It was the first such upgrade for the Philippines by Fitch since March 2013 and the first since President Rodrigo Duterte assumed office last year. It put the agency’s sovereign credit rating for the Philippines at par with those of S&P Global Ratings and Moody’s Investors Service. AP/Aaron Favila, File

Philippines gets Fitch upgrade; investors shrug off drug war
Lawrence Agcaoili (The Philippine Star) - December 11, 2017 - 4:00pm

MANILA, Philippines — The brutal drug war has not shaken investor confidence and macroeconomic fundamentals remain strong, prompting international debt watcher Fitch Ratings to upgrade the Philippines’ credit rating yesterday. 

It was the first such upgrade for the Philippines by Fitch since March 2013 and the first since President Duterte assumed office last year. It put the agency’s sovereign credit rating for the Philippines at par with those of S&P Global Ratings and Moody’s Investors Service. 

The improvement from the minimum investment grade of “BBB-” to “BBB” was seen as a vote of confidence in Duterte’s government amid his controversial war on illegal drugs and criminality. The one-notch upgrade placed the Philippines at par with Italy and higher than Indonesia.

Fitch cited the Philippines’ sustained economic expansion, the tax reform plan and bold infrastructure program under the Duterte administration.

Credit ratings are a measure of a country’s willingness and ability to pay debts as they fall due. The new rating is assigned a “stable” outlook, which means there are no pressing factors that could trigger an adjustment within the near term.

Fitch said investor sentiment remained strong as shown by solid domestic demand and inflows of foreign direct investment despite peace and order concerns such as alleged extrajudicial killings in connection with the war on drugs.

“There is no evidence so far that incidents of violence associated with the administration’s campaign against the illegal drug trade have undermined investor confidence,” the rating agency said.

Over the medium term, Fitch said it expects higher infrastructure spending under the government’s public investment program to support continued robust growth.

For 2018 and 2019, Fitch forecasts real gross domestic product growth of 6.8 percent for the Philippines, adding that the country is expected to maintain its place among the fastest-growing economies in the Asia-Pacific. Philippine GDP grew by a faster-than-expected 6.9 percent in the third quarter.

Palace welcomes upgrade

Malacañang yesterday welcomed Fitch’s move and attributed it to the government’s campaign against corruption and crime.

“This is yet another affirmation that the Duterte administration’s focus on law and order as well as the fight against crime and corruption (are) the right directions,” Presidential Communications Secretary Martin Andanar said in a statement.

Andanar cited Fitch’s remark that there is no evidence so far that incidents of violence associated with the anti-illegal drugs campaign have undermined investor confidence.

“This, together with the country’s strong macroeconomic performance and sound policies supporting high and sustainable growth rates, gives us basis to hope that the country will continue to rise further in the ranks of Asian economies,” he said.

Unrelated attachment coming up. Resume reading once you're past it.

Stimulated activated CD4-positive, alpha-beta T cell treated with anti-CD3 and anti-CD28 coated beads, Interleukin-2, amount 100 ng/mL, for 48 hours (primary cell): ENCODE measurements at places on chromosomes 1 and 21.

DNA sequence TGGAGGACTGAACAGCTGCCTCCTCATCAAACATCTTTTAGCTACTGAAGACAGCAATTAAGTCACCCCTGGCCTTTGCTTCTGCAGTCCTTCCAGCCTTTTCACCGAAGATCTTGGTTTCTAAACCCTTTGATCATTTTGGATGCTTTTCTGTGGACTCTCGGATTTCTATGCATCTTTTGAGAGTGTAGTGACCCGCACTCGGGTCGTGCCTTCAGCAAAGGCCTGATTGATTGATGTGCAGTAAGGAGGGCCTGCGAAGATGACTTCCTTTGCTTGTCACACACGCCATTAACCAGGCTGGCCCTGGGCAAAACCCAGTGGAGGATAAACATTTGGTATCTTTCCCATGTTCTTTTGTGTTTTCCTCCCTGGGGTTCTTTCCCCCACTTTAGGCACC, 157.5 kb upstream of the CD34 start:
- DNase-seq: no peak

Steady, strong economy

The National Economic and Development Authority (NEDA) also welcomed the credit rating upgrade, saying it reflects steady and strong economic performance and investor confidence.

“This news is a welcome development, especially at a time that we are seeing a sustained improvement in government spending,” Socioeconomic Planning Secretary Ernesto Pernia said.

The credit rating upgrade, he said, will encourage the government to implement reforms at a faster pace.

“The positive outlook and ratings from global credit watchers encourage the whole of government to be more efficient and swift in executing the needed policy reforms, programs and projects laid out in the Philippine Development Plan 2017-2022,” Pernia said.

“We urge everyone to support critical reforms… needed to sustain and even ramp up economic growth,” he added.

Among these reforms is the Tax Reform for Acceleration and Inclusion Act or TRAIN, which reduces income tax and provides for offsetting measures. It will be implemented as soon as it is enacted into law before the end of the year.

“This tax reform package will boost the country’s revenue-to-GDP ratio; fund the Build, Build, Build program and increase the spending capacity of the poor and the working Filipino,” Pernia said.

In its report, Fitch noted, however, that while “expectations of default risk are currently low” and “capacity for payment of financial commitments is considered adequate,” adverse business or economic conditions are more likely to impair the capacity.

Pernia said the government is intent on easing the entry of foreign investments to take advantage of outside interest in the country.

Malacañang is currently reviewing the 11th Regular Foreign Investment Negative List, which eases restrictions on practice of professions, mass media, communications, educational institutions and health-related sector.

Meanwhile, Budget Secretary Benjamin Diokno said the upgrade supports the growing consensus that “the Philippines is one of the fastest growing countries not only in the fast-growing Asia-Pacific region but also in the entire world.”

“As much as we are thankful, we will not rest on our laurels and will continue to persevere for the welfare of our constituents. Ultimately, this credit upgrade is only a means to an end for our overarching objectives – growth with equity evidenced by lower poverty levels, solid job creation and higher human development.” – Alexis Romero, Czeriza Valencia

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